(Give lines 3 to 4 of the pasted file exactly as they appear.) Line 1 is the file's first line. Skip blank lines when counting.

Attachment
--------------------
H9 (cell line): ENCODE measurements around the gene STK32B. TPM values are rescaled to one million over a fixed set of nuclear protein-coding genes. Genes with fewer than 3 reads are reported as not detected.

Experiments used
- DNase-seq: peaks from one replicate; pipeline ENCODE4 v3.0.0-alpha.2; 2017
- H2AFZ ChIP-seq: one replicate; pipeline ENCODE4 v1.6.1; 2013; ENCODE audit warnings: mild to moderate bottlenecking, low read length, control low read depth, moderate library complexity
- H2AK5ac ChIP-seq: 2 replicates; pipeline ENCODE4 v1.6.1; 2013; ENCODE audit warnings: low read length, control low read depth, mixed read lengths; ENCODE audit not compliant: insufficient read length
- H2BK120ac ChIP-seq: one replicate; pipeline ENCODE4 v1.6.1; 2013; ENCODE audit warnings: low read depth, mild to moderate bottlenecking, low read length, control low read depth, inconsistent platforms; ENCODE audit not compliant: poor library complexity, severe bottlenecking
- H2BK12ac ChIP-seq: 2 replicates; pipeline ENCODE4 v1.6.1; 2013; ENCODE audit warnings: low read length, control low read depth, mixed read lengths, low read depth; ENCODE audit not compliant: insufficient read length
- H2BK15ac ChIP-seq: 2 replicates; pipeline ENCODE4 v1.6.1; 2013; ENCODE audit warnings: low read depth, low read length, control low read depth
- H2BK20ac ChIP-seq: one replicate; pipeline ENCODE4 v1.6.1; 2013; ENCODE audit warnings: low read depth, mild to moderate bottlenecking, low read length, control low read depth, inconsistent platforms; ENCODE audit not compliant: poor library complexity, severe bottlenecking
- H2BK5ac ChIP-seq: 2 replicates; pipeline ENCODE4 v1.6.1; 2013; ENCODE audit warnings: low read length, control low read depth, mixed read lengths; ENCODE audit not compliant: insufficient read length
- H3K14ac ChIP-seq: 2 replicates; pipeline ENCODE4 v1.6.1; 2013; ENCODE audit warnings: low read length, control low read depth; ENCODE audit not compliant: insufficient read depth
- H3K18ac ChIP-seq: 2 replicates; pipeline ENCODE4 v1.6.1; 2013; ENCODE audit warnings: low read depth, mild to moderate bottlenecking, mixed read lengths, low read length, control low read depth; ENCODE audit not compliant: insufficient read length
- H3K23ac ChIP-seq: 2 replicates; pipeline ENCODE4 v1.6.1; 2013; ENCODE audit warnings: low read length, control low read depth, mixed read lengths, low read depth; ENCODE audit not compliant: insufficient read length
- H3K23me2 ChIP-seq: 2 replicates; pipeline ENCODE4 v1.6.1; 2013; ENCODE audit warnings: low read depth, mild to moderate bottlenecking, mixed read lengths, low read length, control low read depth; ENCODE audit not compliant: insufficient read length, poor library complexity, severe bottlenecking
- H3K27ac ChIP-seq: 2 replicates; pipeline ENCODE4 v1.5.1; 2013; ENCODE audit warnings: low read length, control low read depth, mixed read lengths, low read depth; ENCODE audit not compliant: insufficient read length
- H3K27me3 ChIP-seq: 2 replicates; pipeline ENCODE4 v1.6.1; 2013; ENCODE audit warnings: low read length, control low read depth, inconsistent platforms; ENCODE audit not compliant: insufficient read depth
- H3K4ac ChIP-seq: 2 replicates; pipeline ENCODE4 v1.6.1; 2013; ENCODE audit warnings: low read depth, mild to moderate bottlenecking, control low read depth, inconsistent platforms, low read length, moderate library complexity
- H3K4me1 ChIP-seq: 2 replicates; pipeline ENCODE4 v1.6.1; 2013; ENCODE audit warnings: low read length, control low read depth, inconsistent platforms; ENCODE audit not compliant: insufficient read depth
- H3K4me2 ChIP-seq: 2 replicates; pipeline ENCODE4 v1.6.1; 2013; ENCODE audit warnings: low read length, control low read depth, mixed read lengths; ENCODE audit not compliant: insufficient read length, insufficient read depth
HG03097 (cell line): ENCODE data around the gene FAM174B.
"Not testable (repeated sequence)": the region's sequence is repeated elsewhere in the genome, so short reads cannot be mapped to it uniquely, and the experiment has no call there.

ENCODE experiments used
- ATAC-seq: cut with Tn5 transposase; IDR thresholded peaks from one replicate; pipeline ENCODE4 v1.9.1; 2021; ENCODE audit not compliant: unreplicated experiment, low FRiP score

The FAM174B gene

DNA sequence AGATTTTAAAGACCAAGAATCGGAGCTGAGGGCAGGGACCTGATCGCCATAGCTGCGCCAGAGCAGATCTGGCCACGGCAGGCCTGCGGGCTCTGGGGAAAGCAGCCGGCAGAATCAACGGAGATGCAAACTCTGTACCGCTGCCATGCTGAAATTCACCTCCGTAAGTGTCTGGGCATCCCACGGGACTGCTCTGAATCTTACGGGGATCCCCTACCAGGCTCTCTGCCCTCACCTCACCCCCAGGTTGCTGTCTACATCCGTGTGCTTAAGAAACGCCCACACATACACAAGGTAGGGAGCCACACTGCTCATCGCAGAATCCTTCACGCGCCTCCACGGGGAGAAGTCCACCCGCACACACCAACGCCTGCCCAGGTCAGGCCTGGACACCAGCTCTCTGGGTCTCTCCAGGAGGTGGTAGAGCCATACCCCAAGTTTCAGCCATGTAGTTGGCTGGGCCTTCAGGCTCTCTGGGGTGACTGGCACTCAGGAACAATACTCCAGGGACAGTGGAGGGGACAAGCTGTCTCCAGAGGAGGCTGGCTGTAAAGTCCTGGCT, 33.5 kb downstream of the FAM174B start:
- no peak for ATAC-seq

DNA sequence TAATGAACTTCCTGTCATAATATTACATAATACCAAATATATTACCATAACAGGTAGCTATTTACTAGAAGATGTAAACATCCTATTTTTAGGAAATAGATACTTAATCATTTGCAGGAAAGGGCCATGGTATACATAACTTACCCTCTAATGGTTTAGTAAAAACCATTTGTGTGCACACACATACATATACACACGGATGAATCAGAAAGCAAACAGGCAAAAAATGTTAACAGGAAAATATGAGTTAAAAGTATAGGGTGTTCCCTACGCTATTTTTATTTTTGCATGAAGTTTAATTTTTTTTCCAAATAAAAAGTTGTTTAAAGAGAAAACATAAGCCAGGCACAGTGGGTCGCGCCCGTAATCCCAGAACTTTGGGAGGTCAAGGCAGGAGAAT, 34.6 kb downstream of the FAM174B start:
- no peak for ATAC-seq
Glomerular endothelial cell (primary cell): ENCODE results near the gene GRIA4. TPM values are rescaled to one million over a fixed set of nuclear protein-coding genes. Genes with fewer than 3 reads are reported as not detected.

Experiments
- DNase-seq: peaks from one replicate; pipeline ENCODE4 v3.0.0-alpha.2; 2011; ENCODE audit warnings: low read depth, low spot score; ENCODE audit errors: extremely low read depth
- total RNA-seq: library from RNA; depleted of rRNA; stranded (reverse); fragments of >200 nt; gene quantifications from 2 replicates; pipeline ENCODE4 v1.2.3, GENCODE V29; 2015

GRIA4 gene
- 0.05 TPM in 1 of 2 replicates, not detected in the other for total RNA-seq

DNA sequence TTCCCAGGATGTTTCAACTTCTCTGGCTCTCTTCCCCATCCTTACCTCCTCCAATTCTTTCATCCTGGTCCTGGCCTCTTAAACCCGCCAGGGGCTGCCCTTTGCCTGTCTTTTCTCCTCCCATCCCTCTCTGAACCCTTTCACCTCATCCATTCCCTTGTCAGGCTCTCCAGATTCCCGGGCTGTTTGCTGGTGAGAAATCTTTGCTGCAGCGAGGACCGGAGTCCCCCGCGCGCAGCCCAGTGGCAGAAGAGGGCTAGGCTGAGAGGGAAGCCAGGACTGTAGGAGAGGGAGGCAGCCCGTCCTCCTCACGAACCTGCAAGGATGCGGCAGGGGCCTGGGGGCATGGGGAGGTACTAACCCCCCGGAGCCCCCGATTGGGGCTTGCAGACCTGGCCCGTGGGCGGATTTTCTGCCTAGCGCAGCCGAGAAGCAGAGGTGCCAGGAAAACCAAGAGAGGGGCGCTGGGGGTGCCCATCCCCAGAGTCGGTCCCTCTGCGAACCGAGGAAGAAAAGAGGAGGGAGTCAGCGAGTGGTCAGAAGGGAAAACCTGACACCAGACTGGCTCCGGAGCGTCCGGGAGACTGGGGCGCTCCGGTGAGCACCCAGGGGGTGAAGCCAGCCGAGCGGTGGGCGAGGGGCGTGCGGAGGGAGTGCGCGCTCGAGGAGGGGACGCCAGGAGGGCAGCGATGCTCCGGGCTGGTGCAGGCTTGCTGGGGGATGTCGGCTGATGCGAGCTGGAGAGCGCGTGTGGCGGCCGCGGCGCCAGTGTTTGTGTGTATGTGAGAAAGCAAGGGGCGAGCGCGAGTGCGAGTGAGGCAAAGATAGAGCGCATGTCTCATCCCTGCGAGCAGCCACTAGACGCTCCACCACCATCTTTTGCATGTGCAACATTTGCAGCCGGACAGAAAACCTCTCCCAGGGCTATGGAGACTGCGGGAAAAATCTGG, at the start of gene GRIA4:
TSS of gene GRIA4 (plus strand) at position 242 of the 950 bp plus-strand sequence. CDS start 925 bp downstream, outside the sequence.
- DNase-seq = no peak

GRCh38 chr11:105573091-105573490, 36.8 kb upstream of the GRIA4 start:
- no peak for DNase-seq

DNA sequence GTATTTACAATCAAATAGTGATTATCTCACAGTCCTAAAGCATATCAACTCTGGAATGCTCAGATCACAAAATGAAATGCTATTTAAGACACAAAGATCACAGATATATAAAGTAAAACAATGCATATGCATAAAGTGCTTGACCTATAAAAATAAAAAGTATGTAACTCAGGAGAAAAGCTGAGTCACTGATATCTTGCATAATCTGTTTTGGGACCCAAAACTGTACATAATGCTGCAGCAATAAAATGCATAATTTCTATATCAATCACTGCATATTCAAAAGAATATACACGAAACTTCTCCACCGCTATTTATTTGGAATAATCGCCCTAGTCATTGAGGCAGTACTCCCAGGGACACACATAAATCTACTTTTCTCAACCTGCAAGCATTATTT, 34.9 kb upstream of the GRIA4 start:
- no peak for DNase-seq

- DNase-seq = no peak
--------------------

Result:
- DNase-seq: peaks from one replicate; pipeline ENCODE4 v3.0.0-alpha.2; 2017
- H2AFZ ChIP-seq: one replicate; pipeline ENCODE4 v1.6.1; 2013; ENCODE audit warnings: mild to moderate bottlenecking, low read length, control low read depth, moderate library complexity